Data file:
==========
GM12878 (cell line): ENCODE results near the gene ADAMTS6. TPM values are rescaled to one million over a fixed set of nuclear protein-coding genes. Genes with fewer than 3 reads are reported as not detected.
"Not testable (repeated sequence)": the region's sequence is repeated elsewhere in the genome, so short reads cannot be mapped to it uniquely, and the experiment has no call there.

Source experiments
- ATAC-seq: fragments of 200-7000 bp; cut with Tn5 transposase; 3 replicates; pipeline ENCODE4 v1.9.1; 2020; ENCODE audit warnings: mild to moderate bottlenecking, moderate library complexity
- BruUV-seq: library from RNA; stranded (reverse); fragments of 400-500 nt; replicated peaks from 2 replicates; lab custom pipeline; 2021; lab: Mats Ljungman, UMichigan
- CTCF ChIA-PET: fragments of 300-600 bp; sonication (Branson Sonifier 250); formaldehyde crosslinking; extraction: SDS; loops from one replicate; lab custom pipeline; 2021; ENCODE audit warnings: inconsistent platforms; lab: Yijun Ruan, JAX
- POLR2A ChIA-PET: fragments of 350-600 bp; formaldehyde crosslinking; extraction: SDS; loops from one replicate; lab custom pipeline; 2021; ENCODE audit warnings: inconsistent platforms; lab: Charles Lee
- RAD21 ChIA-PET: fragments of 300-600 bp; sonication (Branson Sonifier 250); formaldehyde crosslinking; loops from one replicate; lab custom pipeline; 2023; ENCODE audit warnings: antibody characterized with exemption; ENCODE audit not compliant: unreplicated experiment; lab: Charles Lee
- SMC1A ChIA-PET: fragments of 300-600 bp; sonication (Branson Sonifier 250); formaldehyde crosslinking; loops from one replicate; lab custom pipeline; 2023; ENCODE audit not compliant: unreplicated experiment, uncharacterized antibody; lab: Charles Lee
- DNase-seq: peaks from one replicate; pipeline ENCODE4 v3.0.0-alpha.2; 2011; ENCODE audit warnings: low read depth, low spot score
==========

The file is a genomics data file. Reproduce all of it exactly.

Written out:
GM12878 (cell line): ENCODE results near the gene ADAMTS6. TPM values are rescaled to one million over a fixed set of nuclear protein-coding genes. Genes with fewer than 3 reads are reported as not detected.
"Not testable (repeated sequence)": the region's sequence is repeated elsewhere in the genome, so short reads cannot be mapped to it uniquely, and the experiment has no call there.

Source experiments
- ATAC-seq: fragments of 200-7000 bp; cut with Tn5 transposase; 3 replicates; pipeline ENCODE4 v1.9.1; 2020; ENCODE audit warnings: mild to moderate bottlenecking, moderate library complexity
- BruUV-seq: library from RNA; stranded (reverse); fragments of 400-500 nt; replicated peaks from 2 replicates; lab custom pipeline; 2021; lab: Mats Ljungman, UMichigan
- CTCF ChIA-PET: fragments of 300-600 bp; sonication (Branson Sonifier 250); formaldehyde crosslinking; extraction: SDS; loops from one replicate; lab custom pipeline; 2021; ENCODE audit warnings: inconsistent platforms; lab: Yijun Ruan, JAX
- POLR2A ChIA-PET: fragments of 350-600 bp; formaldehyde crosslinking; extraction: SDS; loops from one replicate; lab custom pipeline; 2021; ENCODE audit warnings: inconsistent platforms; lab: Charles Lee
- RAD21 ChIA-PET: fragments of 300-600 bp; sonication (Branson Sonifier 250); formaldehyde crosslinking; loops from one replicate; lab custom pipeline; 2023; ENCODE audit warnings: antibody characterized with exemption; ENCODE audit not compliant: unreplicated experiment; lab: Charles Lee
- SMC1A ChIA-PET: fragments of 300-600 bp; sonication (Branson Sonifier 250); formaldehyde crosslinking; loops from one replicate; lab custom pipeline; 2023; ENCODE audit not compliant: unreplicated experiment, uncharacterized antibody; lab: Charles Lee
- DNase-seq: peaks from one replicate; pipeline ENCODE4 v3.0.0-alpha.2; 2011; ENCODE audit warnings: low read depth, low spot score